- 59,00 kr
With their renowned squadron leader Greg “Pappy” Boyington, Marine Fighting Squadron (VMF) 214 was one of the best-known and most colorful combat units of World War II. The popular television series Baa Baa Black Sheep added to their legend—while obscuring the truly remarkable combat record of the Black Sheep and Boyington. A retired naval flight officer and former historian for the Naval Aviation Museum Foundation, Bruce Gamble provides a highly readable account that serves to both correct and extend the record of this premier fighting force.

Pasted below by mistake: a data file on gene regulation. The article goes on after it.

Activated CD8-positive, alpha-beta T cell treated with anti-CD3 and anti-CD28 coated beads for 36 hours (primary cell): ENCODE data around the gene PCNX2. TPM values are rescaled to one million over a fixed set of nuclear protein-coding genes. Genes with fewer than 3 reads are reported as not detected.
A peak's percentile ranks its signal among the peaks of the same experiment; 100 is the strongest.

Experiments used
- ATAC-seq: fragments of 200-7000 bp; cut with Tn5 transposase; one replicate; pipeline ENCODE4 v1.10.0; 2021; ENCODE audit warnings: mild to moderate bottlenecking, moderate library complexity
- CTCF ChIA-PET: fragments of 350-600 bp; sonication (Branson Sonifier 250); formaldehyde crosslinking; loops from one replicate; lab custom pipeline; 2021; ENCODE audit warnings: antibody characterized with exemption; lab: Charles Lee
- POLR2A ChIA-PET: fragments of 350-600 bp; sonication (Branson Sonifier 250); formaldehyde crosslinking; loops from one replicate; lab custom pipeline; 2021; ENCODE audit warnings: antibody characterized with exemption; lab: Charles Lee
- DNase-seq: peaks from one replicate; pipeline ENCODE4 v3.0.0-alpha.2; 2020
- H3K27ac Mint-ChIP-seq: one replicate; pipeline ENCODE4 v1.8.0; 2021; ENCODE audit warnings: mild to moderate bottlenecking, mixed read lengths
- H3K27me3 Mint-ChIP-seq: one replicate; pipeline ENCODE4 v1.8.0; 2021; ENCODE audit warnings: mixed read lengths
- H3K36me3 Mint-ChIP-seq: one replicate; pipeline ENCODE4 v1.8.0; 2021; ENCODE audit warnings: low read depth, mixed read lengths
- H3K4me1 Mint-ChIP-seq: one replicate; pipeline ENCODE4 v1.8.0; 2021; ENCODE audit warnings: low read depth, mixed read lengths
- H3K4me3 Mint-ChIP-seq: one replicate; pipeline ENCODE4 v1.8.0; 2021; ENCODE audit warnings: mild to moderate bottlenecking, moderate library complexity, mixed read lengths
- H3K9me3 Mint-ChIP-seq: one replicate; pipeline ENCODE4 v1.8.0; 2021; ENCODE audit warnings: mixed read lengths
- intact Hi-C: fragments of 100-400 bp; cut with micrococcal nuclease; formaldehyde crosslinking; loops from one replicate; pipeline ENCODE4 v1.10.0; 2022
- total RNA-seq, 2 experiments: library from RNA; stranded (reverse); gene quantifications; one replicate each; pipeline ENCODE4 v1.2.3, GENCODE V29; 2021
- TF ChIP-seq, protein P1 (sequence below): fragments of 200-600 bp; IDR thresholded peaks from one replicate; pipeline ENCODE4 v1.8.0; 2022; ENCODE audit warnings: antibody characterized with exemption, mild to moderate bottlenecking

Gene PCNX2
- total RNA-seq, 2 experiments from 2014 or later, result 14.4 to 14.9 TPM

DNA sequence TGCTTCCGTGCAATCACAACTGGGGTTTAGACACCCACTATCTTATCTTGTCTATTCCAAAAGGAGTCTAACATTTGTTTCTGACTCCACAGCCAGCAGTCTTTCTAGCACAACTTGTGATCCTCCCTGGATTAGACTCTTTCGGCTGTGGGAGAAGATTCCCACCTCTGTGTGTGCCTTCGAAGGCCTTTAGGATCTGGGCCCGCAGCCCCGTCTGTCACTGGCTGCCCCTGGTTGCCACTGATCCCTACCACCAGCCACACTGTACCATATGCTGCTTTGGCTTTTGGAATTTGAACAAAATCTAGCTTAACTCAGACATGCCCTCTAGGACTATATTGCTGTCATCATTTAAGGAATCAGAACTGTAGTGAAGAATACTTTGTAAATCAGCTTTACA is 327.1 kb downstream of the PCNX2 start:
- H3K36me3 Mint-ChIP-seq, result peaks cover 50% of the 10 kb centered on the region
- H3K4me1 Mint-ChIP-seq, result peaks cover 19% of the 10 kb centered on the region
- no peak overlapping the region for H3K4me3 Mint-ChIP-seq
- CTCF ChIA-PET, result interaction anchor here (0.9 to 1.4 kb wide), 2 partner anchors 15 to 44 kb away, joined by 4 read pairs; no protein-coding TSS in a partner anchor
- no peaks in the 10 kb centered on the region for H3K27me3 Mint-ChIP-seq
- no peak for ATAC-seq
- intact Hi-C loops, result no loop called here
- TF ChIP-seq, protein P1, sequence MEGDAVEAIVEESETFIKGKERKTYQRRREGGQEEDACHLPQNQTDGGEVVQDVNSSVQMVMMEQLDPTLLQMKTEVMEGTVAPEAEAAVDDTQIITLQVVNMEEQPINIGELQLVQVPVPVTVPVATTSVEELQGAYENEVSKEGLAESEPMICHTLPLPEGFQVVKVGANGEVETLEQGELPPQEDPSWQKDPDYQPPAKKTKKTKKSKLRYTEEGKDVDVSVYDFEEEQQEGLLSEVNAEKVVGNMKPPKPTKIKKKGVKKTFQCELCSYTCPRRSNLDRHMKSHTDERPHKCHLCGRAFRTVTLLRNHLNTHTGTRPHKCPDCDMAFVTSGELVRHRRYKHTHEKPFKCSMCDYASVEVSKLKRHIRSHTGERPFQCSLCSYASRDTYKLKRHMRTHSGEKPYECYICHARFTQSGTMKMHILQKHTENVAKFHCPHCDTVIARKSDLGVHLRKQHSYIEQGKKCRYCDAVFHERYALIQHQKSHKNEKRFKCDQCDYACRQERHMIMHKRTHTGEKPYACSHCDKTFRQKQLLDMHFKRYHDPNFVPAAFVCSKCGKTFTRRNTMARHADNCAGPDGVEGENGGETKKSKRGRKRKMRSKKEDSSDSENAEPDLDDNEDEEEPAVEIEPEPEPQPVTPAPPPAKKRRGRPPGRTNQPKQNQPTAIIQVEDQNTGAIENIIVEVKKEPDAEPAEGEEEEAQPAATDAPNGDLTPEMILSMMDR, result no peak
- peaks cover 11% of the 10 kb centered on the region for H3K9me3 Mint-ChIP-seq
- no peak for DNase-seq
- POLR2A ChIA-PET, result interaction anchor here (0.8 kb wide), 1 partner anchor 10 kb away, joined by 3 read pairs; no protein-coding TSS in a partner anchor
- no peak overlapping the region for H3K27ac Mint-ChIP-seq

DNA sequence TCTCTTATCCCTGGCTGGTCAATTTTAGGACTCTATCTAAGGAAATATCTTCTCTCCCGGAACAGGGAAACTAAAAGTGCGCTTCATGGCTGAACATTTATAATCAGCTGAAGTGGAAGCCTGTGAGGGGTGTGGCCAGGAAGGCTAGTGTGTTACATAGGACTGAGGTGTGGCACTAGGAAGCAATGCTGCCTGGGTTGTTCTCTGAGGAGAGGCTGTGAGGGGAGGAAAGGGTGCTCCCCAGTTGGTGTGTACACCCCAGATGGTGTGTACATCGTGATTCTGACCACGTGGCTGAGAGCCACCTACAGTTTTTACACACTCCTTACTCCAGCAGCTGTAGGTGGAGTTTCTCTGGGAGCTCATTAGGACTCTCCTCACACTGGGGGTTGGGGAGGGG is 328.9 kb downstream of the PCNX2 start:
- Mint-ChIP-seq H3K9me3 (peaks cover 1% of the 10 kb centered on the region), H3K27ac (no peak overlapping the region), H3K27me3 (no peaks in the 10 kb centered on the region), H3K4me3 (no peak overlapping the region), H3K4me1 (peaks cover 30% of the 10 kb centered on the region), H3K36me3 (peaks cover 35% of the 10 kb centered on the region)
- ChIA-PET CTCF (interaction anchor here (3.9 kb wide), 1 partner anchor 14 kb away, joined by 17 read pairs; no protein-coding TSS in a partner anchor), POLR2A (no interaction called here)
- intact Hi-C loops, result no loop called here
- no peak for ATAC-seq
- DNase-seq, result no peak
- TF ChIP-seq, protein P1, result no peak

Only one U.S. air squadron has ever been featured in a network TV show: Marine Fighter Squadron 214, which, along with its commander, Major Gregory "Pappy" Boyington, became familiar through the 1970s series Baa, Baa, Black Sheep. The squadron completed two tours in the Solomon Islands and compiled a distinguished combat record before Boyington re-formed it in August 1943 in response to a temporary shortage of fighter squadrons in the Solomons. The new pilots, Gamble shows, were neither youngsters nor misfits as portrayed in Boyington's memoirs and the TV scripts. Gamble, a retired naval officer, describes the equipment, doctrine, operational conditions and personal relationships that shaped the squadron from its creation in 1942 through its Solomons experiences, to its recommissioning and assignment to the carrier Franklin. The war ended for the squadron when Franklin was crippled by a Japanese bomber in March 1945. According to Gamble, Boyington's achievements as squadron leader were substantial, if not as prodigious as he claimed. Boyington emerges here as an alcoholic egomaniac but also as a first-class pilot who earned the respect, though not always the admiration, of his men until he was shot down and captured in January 1944. A sensitive revision of a controversial legend, this book stands out as one of the best extant squadron histories and as a significant contribution to the literature on air power. 43 b&w photos and five maps.